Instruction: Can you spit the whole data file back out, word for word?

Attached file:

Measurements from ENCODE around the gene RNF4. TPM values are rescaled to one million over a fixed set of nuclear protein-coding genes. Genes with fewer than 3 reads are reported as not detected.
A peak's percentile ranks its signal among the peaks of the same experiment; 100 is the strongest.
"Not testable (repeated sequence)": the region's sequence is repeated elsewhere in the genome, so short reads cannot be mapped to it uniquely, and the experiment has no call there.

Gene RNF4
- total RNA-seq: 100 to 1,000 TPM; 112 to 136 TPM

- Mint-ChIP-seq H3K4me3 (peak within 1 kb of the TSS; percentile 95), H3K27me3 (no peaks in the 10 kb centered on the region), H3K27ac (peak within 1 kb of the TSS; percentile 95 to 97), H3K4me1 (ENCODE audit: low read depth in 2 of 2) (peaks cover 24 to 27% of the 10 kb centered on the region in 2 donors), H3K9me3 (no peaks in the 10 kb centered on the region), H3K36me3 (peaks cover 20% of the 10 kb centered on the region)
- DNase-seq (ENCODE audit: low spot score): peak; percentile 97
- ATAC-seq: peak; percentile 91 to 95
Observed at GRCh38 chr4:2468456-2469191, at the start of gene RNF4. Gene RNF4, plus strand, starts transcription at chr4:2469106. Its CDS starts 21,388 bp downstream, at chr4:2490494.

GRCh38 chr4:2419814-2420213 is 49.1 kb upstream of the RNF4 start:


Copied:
Measurements from ENCODE around the gene RNF4. TPM values are rescaled to one million over a fixed set of nuclear protein-coding genes. Genes with fewer than 3 reads are reported as not detected.
A peak's percentile ranks its signal among the peaks of the same experiment; 100 is the strongest.
"Not testable (repeated sequence)": the region's sequence is repeated elsewhere in the genome, so short reads cannot be mapped to it uniquely, and the experiment has no call there.

Gene RNF4
- total RNA-seq: 100 to 1,000 TPM; 112 to 136 TPM

- Mint-ChIP-seq H3K4me3 (peak within 1 kb of the TSS; percentile 95), H3K27me3 (no peaks in the 10 kb centered on the region), H3K27ac (peak within 1 kb of the TSS; percentile 95 to 97), H3K4me1 (ENCODE audit: low read depth in 2 of 2) (peaks cover 24 to 27% of the 10 kb centered on the region in 2 donors), H3K9me3 (no peaks in the 10 kb centered on the region), H3K36me3 (peaks cover 20% of the 10 kb centered on the region)
- DNase-seq (ENCODE audit: low spot score): peak; percentile 97
- ATAC-seq: peak; percentile 91 to 95
Observed at GRCh38 chr4:2468456-2469191, at the start of gene RNF4. Gene RNF4, plus strand, starts transcription at chr4:2469106. Its CDS starts 21,388 bp downstream, at chr4:2490494.

GRCh38 chr4:2419814-2420213 is 49.1 kb upstream of the RNF4 start: